Web-surfing for a home

Web: Most homebuyers now use the Internet in their house- hunting. But the process has its drawbacks.

November 23, 2003|By Rebecca Boreczky | Rebecca Boreczky,SPECIAL TO THE SUN

When Ronnie and Thomas Lengle of Virginia needed to relocate to Baltimore last year, they began shopping for a house through the Internet.

Sixty-five percent of prospective buyers used the Internet to shop for a home last year - up from 2 percent in 1995, according to a study by the National Association of Realtors.

That number is growing by the day, experts said, as many shoppers seek information about houses on the Web before embarking on the traditional search to visit homes and hire real estate agents.

The public's appetite for this burgeoning piece of the home-selling business has caught the attention of real estate agents vying for business and rattled an industry that has long controlled the way customers get their information about available homes for sale. Shopping for a home via the Internet and new industrywide rules that govern it also have caught the attention of the federal government, which wants to make sure the process is fair and competitive.

Information about home listings on many Internet sites has its shortcomings. But the Internet does enable buyers to search for houses, view neighborhoods, select real estate agents and schedule appointments to see properties. Many homes provide virtual tours, which include photographs of the property's interior and exterior. The Web also has become a one-stop shop for home buying: Homeowners can obtain a credit report, check the worth of their present home and apply for a loan.

"Customers are online more than ever," said Blanche Evans, editor for the trade journal Realty Times. "If you want to find buyers, you need to look for them online."

But navigating the Web for houses is difficult for many shoppers because information about available homes for sale often is limited. Most Web sites require prospective buyers to first provide personal data so an agent can contact them about the house.

Though initially slow to embrace the technology, the real estate industry has adapted to the Internet as its customers demanded it. In the past, practically all information about homes for sale was available only from licensed agents who shared a database of listings.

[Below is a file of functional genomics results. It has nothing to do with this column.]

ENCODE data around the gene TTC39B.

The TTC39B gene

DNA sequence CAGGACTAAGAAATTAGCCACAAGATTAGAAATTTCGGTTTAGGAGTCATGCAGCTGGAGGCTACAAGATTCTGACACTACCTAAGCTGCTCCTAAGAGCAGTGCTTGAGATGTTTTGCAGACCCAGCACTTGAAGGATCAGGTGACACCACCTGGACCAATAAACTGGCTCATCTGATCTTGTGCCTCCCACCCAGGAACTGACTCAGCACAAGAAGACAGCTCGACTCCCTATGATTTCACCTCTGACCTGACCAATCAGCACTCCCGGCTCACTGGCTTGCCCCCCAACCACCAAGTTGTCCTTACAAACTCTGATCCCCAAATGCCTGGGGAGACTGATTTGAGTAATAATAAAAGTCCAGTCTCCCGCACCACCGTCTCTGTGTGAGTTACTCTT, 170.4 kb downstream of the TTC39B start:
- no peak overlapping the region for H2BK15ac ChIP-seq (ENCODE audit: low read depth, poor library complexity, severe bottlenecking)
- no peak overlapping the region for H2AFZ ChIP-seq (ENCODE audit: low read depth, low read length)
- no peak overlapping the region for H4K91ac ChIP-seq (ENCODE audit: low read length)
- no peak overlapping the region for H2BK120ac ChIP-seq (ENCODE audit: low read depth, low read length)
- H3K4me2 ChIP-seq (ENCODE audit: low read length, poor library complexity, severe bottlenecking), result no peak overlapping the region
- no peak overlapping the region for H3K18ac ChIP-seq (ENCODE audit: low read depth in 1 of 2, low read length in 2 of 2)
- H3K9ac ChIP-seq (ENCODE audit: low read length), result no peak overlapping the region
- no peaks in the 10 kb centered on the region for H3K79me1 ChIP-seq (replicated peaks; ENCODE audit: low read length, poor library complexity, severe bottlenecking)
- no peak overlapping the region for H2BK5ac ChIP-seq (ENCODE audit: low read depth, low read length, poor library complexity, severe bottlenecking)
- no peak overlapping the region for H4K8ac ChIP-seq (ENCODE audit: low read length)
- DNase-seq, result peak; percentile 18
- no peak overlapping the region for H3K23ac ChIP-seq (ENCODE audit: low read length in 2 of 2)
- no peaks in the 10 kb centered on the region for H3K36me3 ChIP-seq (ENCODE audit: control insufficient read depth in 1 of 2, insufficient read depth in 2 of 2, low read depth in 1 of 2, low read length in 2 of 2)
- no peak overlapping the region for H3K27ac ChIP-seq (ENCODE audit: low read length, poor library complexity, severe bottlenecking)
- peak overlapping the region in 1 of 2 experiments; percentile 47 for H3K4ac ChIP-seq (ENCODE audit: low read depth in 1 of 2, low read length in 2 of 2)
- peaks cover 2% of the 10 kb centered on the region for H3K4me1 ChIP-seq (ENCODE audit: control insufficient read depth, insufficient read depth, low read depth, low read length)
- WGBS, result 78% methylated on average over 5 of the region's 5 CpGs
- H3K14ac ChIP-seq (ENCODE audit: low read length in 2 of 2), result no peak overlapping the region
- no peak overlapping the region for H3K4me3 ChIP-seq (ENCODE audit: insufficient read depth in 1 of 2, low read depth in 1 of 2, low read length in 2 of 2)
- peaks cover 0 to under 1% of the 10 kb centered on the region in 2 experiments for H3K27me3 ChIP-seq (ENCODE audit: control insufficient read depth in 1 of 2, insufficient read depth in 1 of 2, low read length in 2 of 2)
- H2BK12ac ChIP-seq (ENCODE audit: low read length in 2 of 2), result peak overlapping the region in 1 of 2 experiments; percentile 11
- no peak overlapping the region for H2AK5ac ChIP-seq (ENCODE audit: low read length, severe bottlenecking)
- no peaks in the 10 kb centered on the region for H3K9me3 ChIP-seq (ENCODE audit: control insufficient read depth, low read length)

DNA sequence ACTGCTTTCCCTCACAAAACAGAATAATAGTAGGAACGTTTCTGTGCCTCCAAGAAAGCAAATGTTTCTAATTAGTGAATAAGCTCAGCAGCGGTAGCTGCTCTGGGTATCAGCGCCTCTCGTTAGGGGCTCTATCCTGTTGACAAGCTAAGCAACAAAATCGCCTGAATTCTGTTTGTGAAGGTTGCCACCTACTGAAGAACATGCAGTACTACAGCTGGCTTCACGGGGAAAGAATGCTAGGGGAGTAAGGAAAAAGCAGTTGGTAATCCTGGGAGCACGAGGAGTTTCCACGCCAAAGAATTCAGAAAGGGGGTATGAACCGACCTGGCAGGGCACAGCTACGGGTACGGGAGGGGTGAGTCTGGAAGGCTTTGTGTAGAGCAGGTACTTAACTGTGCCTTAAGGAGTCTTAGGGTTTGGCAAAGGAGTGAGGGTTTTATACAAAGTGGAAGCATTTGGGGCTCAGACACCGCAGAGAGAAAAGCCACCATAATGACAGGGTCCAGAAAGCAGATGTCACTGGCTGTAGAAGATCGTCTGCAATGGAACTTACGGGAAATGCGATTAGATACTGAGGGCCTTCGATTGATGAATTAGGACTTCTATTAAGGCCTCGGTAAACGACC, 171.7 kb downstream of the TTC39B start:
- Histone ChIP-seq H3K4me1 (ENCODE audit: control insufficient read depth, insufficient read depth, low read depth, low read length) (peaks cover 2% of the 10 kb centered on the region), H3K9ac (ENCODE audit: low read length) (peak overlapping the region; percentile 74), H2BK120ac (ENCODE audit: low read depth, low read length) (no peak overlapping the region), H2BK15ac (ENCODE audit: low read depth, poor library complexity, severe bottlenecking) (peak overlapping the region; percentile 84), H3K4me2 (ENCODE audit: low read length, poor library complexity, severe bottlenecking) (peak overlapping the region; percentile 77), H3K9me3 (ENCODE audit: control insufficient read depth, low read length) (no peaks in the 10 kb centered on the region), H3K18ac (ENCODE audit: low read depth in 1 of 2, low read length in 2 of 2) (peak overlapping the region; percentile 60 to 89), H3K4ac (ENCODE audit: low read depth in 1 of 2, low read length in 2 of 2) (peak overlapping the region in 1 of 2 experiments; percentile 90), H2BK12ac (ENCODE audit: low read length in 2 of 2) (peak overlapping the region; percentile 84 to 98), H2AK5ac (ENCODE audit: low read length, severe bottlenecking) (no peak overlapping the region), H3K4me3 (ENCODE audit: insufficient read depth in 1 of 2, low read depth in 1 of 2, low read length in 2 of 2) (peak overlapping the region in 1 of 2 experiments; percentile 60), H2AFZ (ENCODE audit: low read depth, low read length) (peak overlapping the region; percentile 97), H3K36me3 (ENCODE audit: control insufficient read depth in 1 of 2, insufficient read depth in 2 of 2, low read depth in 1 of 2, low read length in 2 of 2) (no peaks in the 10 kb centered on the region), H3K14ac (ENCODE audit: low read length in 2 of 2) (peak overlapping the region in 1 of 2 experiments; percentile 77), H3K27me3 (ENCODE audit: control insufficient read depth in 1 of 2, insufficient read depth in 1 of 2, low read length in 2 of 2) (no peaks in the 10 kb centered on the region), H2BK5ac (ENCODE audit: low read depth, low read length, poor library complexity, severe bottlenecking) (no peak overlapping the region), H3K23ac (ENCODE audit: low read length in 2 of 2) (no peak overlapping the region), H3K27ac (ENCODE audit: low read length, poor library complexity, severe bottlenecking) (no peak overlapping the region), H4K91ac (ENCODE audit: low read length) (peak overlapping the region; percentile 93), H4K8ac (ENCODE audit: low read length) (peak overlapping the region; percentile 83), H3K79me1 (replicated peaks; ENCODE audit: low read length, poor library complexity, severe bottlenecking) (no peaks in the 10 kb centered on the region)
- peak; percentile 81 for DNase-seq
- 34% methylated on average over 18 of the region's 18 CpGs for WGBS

But as Internet commerce has boomed, real estate companies have invested heavily in their Web sites to make them easier to use and provide more information to lure customers and to promote their agents and other businesses.

"Some agents feel it's a people business and think the Internet is taking away people's need for agents," said Don Adams, co-manager of Long & Foster Real Estate in Pikesville. "Some agents don't realize that the Internet makes for better-informed clients. Agents don't realize that people still need them to take them through the process of purchasing a home."

Many said online listings have improved the business.

"There is no question that the Internet has helped Realtors save time by allowing homebuyers to pre-screen homes and narrow down the search," said Jody Landers, executive vice president of the Greater Baltimore Board of Realtors. "No real estate company - large or small - does not have a presence on the Internet."

But the process has its limits. The Lengles, for example, quickly grew frustrated by their initial Internet search for a Baltimore home.

After several hours of pointing and clicking, the Lengles were ready to give up. The couple often found that the Web information was out of date, and that the homes they called about were under contract or sold. Some Internet sites had limited information about the houses for sale and few of them were consistent in what features each home carried.

"In the past, agents controlled which houses they showed to the homebuyer," said Patrick Lashinsky, vice president of marketing for ZipRealty, a 3-year-old Web real estate company that has offices in Maryland. "Now people want to see all the homes available and control which homes they see."

Many Internet listings are not updated immediately on real estate Web sites, leaving many buyers with a false sense of what properties remain on sale.

Most real estate agents and brokers in Maryland subscribe to an Internet system known as Metropolitan Regional Information Systems Inc., which provides updated information on listings. That system is available only to industry professionals.

Realtors have been spending plenty of money to keep buyers at their sites so that when the buyers are ready to call for help, they'll contact the company whose Web site they're using. The industry has spent considerable time and money in protecting the image of real estate agents, noting that buyers will still need them when buying a house.

Sandy Schafer, an agent with Coldwell Banker Residential Brokerage in Linthicum, said the Internet frustrates some in the business as well.

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